This may take awhile but I'll get to the point.

      In one particular MUD I used to play, if you died there were painful consequences such as huge xp loss and loss of all your equipment. As a result, you really wanted to avoid dying and it made the game very exciting. In addition, players could PvP freely. Since you could keep all the equipment of any character you killed, it made pure PvP a very profitable exercise.

      Now, people would form groups of "randomers" and walk around the world randomly killing characters. Some people would be assholes by killing people that didn't have any equipment, were clearly newbies, or just wanted to kill monsters. The randomers found it exciting and were having fun, but obviously the player on the receiving end did not enjoy it. The randomers would try to excuse their behaviour by saying "its just a game, I can be an asshole," which is wrong.

      Everyone personifies their character to a degree. They spend hours playing them, leveling them, and imagining their surroundings as they do quests. Its like how you suspend disbelief as you read a good book or watch a movie. So, when these high-level randomers come around and your character dies and you lose a lot of hard earned progress, it hits you pretty hard emotionally. I would compare it to the "virtual rape" the article talks about, since the randomer has complete power over you and he's taking pleasure in your "rape". Even though its just a game, you can't argue that this is a moral thing to do.

      One obvious solution is to not get so connected with your character. This, in my opinion, is a poor solution because the connection is what makes the game interesting. As an aside, I found that the loss of this connection is what turns someone into a randomer.

      A better solution is to educate the player so they are not so easy prey and can use in-game mechanisms to avoid the problems. Using the MUD as an example, the player needs to realize that they can be attacked anywhere at any time and should be on the lookout. Once you're an informed and experienced player, you'll rarely get randomed. Another example: "In Second Life, flying penises may appear during your press conference, do not be alarmed." In real life, it would be like knowing not to walk around seedy streets at night wearing skimpy clothes.

      Griefers, rapists, and jerks will be ever present in games and real life. You won't be able to avoid them all, but if you're smart you won't be burnt so often.

      And if there are any griefers reading this, please stop being jerks. It ruins the game for everyone else.
  • F*ck you! (Score:5, Funny)

    by SpeedyDX (1014595) <speedyphoenix@NOSPAM.gmail.com> on Friday May 04, 2007 @12:38PM (#18990183)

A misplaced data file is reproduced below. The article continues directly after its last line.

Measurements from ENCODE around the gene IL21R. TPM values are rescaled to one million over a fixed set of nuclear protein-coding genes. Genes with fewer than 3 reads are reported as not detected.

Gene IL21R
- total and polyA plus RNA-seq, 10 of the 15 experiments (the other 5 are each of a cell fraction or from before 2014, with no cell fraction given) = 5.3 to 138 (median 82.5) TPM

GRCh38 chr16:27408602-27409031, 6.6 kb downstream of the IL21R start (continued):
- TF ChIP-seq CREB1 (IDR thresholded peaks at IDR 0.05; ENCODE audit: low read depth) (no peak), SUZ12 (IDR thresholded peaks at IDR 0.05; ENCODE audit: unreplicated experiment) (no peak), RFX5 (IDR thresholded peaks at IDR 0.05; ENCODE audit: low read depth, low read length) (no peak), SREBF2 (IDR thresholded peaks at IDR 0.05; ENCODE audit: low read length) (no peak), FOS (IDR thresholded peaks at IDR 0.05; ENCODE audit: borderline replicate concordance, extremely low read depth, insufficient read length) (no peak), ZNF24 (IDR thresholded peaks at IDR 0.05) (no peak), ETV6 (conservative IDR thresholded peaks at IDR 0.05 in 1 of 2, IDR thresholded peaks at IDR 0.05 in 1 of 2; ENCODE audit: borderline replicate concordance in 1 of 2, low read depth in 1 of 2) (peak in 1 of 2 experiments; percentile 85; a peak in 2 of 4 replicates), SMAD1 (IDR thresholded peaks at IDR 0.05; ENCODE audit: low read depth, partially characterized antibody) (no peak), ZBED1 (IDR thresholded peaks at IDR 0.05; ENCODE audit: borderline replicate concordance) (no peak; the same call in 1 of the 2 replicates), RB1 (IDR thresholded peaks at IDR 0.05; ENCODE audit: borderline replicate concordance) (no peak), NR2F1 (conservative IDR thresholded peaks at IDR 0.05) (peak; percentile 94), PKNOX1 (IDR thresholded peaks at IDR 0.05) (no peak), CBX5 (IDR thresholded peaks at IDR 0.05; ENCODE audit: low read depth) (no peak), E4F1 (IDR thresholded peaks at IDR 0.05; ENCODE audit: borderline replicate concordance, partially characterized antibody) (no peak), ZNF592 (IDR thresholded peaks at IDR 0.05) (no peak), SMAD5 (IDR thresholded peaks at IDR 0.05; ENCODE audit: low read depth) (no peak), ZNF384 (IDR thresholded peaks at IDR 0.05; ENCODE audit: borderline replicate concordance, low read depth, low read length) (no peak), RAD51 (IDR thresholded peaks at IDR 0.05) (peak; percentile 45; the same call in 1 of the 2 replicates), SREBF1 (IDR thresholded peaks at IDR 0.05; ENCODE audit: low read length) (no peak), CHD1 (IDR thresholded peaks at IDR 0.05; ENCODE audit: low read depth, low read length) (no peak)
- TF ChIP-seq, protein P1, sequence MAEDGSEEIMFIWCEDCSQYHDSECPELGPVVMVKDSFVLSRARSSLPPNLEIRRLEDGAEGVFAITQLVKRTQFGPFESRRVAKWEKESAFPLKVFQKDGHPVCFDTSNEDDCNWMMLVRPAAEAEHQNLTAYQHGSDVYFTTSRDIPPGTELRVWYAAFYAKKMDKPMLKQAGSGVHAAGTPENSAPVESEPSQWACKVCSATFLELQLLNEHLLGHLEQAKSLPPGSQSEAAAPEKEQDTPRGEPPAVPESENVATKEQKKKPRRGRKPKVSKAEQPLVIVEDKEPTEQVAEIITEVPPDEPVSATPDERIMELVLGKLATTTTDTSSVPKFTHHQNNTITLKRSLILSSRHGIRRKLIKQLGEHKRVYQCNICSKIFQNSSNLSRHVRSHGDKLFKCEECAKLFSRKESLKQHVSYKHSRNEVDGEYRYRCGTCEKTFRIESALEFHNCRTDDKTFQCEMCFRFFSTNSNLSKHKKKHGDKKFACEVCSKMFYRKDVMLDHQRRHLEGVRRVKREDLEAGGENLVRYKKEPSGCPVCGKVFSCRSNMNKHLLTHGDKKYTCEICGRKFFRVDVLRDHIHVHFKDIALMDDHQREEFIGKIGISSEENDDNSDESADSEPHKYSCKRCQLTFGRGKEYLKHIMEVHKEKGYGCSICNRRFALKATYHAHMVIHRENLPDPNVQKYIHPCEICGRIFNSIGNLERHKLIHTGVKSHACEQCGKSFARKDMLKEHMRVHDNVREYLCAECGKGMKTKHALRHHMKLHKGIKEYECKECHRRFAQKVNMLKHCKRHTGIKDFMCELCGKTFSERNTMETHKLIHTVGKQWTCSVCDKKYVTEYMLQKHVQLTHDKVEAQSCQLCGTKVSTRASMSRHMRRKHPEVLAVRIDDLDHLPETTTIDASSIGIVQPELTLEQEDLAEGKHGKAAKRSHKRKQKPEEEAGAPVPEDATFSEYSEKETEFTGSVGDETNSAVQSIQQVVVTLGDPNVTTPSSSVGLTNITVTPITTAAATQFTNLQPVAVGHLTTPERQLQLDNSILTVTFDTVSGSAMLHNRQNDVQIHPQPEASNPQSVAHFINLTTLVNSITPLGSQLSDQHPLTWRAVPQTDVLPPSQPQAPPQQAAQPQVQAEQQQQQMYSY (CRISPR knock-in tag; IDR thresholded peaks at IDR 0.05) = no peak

"Hey! What the hell are you doing to my character>!?!?!"

    "You said you'd f*ck me! It's in the chat logs! It's consensual! You have nothing on me!! HAHAHAHAHAHA"
  • by danbert8 (1024253) on Friday May 04, 2007 @12:39PM (#18990203)
    Teabagging after a good round of pwnage will be illegal now.
  • by Aladrin (926209) on Friday May 04, 2007 @12:40PM (#18990221)
    This is not a court case. It's not a first-hand account. It's not an outraged person.

    It's a blog.

    Not even a blog by someone it happened to. Just a blog trying to gain attention.

    Rape in online games is almost impossible to pull off. You have to Get the person to stand still for it, not report you, and not log off. Even assuming that you are camping the Sword of Killing and you've been sitting there for 5 hours, it's hard to believe you'd let something happen that scars your very soul to get it.

    That's what rape is. A scar that's so deep it marks your soul.

    No, what they're really talking about is simply harassment. Calling it rape is an insult to anyone who has ever been raped. Someone saying naughty words to you in a video game, or even having their character make nasty gestures, is NOT on the same level as rape.
    • by Remus Shepherd (32833) <remus@panix.com> on Friday May 04, 2007 @12:52PM (#18990471) Homepage
      Rape in online games is almost impossible to pull off. You have to Get the person to stand still for it, not report you, and not log off.

      Eh...in Second Life it's a little different. Users can create customized animations that can be very detailed and last a long time, and their environment is a working physics simulation. You can use that physics to harass others -- knocking people into orbit is a common form of griefing on SL. Or you can trick someone into accepting and running your animation -- all it takes is for them to click on an object you control once. If they do that, you gain the ability to make their avatar do anything you want, as if you installed a rootkit on their avatar. So 'standing still' isn't a problem. You can be tricked into cooperating.